• Intervention: Pen and paper exercise rating degree to which each of 20 case details indicated the named suspect’s guilt (10-point scale; 0 = exonerating, 10 = incriminating), probability of guilt (0 = definitely innocent to 100 = definitely guilty), and conviction decision (yes/no). Then told to imagine that the unnamed suspect had committed the crime and asked to rate the degree to which each of 20 case details indicated the alternative suspect’s guilt (10-point scale; 0 = exonerating, 10 = incriminating). After this exercise, rated probability of named suspect’s guilt a second time (0 = definitely innocent to 100 = definitely guilty), and made a final conviction decision (yes/no).
Similar ratings of the extent to which the evidence fit named suspect hypothesis and alternative suspect hypothesis [Mean ± SD]:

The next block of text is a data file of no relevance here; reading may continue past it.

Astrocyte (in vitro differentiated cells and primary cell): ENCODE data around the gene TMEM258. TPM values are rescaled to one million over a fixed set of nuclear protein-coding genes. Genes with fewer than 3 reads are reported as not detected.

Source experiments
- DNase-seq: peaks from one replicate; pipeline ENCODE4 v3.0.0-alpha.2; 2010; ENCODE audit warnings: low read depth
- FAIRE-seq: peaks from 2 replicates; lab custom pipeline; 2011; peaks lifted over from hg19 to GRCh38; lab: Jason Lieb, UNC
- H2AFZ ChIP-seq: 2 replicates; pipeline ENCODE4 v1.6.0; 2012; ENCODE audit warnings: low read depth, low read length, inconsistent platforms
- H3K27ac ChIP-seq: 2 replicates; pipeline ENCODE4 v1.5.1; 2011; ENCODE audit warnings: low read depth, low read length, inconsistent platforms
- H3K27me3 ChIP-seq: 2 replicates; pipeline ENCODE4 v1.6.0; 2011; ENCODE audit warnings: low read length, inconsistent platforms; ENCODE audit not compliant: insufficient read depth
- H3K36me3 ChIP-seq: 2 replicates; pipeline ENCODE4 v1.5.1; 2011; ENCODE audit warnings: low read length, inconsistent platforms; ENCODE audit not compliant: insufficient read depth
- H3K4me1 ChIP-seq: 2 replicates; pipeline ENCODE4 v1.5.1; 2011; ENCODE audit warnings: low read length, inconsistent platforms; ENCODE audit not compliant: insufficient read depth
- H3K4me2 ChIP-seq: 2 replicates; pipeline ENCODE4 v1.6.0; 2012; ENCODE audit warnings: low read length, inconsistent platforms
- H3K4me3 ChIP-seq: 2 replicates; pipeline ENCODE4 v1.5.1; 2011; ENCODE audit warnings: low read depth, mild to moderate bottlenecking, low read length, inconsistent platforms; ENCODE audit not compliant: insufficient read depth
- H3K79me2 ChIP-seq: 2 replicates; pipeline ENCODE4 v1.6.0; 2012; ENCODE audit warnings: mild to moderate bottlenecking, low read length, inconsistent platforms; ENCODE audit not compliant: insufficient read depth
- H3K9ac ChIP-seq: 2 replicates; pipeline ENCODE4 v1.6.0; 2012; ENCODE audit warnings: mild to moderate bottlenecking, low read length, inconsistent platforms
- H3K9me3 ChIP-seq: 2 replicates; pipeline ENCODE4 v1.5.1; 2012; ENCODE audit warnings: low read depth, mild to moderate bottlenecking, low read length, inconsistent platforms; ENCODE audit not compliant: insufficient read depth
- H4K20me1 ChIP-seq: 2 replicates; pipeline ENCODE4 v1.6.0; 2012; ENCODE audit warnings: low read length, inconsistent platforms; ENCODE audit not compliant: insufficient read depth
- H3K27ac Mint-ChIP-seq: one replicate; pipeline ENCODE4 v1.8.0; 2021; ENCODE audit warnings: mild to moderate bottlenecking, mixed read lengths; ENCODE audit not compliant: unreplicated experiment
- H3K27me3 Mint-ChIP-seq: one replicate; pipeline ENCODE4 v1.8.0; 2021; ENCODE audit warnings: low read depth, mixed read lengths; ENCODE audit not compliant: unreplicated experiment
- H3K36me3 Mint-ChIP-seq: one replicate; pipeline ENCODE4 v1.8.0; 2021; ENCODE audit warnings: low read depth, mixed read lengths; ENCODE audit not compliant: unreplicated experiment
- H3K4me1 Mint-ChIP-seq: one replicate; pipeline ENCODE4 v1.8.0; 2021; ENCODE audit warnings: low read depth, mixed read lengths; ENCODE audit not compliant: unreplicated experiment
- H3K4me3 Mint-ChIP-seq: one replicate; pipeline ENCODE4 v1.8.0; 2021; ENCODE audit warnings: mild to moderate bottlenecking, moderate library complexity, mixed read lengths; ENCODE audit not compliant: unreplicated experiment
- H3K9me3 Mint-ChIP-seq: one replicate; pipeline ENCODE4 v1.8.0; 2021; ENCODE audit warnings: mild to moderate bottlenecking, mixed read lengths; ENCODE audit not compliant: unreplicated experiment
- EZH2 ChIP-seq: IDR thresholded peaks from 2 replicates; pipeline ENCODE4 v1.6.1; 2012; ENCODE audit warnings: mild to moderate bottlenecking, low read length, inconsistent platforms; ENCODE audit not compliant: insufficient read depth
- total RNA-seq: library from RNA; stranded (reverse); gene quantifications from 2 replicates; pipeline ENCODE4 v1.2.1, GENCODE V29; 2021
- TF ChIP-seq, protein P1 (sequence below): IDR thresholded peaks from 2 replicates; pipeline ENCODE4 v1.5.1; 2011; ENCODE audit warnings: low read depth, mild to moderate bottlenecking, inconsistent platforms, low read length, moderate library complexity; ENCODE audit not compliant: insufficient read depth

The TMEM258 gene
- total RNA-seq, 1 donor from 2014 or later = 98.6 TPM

• Primary Outcome Measures: Guilt estimates and conviction rates before and after pen and paper and imagination exercise.
Guilty estimate decreased with intervention:
Salet and Terpstra (2014)
• Materials: In response to wrongful conviction in a child sex abuse and murder case in the Netherlands, a national commission recommended use of a critical review protocol (including the use of contrarians) for complex criminal investigations. Researchers assessed the implementation and results of this critical review procedure through a review of real case files and review dossiers from five different police forces and interviews with lead investigators and contrarians.
Critical reviews had concrete effects on criminal investigations but did not radically change the direction of any case.
N=26 case files and dossiers; interviews with 47 leaders of investigative teams and “contrarians,” Netherlands
• Intervention: Critical review procedures introduced into policework.
Most police forces were practicing critical reviews in 2011, but variability in the role of contrarians between forces. Some contrarians used a closeness strategy (actively involved in the investigation), while others used a distance strategy (reviewing decisions after they were made). Different contrarians played different roles: